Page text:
Children's Mental Health Week 2019

Year 3 and 4 created 3D self portraits out of plasticine. These self portraits were of themselves or objects from their favourite places outside in nature.

The final year of Interfaith Childhoods.
       
     
The final year of Interfaith Childhoods.

This year sees the three years of workshops draw to a close for the Interfaith Childhoods research project. I have been involved for the last two years working with children in Primary schools in Manchester. Other research workshops were held in London, Melbourne, Sydney, Adelaide and Canberra headed by Professor Anna Hickey-Moody of RMIT University.

This year I worked with Claremont Primary School with 5-6 year olds and with Alma Park with 10-11 year olds. We spoke about safe spaces, special places and things and questioned what really matters to uncover connections across ethnically diverse communities through art. Family and friends, places of worship, the park, libraries, languages and names were all listed as things that were important to us and helped form our own personal identity. Together we created personal animations which shown the children’s drawings being created and the children wrote a script about their image and we lay this over the movie giving a full story. We finished by speaking about refuge and what makes a refuge. The children drew the things that the refuge would need to include for them and others in order to feel safe and part of a community. We then hung these drawings on the refuge tents to create an inclusive and welcoming community for all.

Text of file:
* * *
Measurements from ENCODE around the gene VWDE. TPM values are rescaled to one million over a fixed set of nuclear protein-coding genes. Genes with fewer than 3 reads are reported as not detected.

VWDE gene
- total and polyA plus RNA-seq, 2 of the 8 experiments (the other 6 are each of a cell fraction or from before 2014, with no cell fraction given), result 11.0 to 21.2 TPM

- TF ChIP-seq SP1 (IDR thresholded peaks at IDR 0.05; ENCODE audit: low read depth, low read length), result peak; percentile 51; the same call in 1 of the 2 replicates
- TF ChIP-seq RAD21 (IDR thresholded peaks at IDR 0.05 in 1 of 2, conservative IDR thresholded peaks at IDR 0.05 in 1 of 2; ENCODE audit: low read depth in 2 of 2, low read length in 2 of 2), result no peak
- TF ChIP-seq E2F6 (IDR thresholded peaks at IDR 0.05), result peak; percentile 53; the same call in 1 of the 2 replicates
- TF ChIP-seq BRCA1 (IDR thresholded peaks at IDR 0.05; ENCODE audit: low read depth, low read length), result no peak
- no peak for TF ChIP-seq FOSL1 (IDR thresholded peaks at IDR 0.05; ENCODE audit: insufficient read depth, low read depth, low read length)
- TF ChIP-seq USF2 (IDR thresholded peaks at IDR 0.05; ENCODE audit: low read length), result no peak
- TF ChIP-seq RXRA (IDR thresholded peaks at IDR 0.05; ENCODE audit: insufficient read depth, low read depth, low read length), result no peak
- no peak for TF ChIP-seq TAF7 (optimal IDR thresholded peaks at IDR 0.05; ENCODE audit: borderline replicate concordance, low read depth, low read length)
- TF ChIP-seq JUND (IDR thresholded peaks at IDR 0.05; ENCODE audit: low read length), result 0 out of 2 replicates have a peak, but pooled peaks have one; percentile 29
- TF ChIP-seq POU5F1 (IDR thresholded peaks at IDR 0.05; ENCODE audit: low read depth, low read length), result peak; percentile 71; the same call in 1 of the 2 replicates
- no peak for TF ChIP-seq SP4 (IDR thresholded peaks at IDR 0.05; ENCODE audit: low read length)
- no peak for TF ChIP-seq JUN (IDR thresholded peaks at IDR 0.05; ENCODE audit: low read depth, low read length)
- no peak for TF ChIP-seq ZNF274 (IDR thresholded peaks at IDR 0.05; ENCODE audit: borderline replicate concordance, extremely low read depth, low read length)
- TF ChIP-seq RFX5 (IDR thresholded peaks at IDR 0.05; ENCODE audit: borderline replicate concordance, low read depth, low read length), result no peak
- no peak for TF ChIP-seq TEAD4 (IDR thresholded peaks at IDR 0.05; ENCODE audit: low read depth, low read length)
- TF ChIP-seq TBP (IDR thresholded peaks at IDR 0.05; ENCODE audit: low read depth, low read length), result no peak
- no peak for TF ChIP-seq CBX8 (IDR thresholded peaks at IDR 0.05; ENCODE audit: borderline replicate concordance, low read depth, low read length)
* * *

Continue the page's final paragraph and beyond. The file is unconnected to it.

Find out more about the project here at https://www.interfaithchildhoods.com/

The final year of Interfaith Childhoods.
       
     
The final year of Interfaith Childhoods.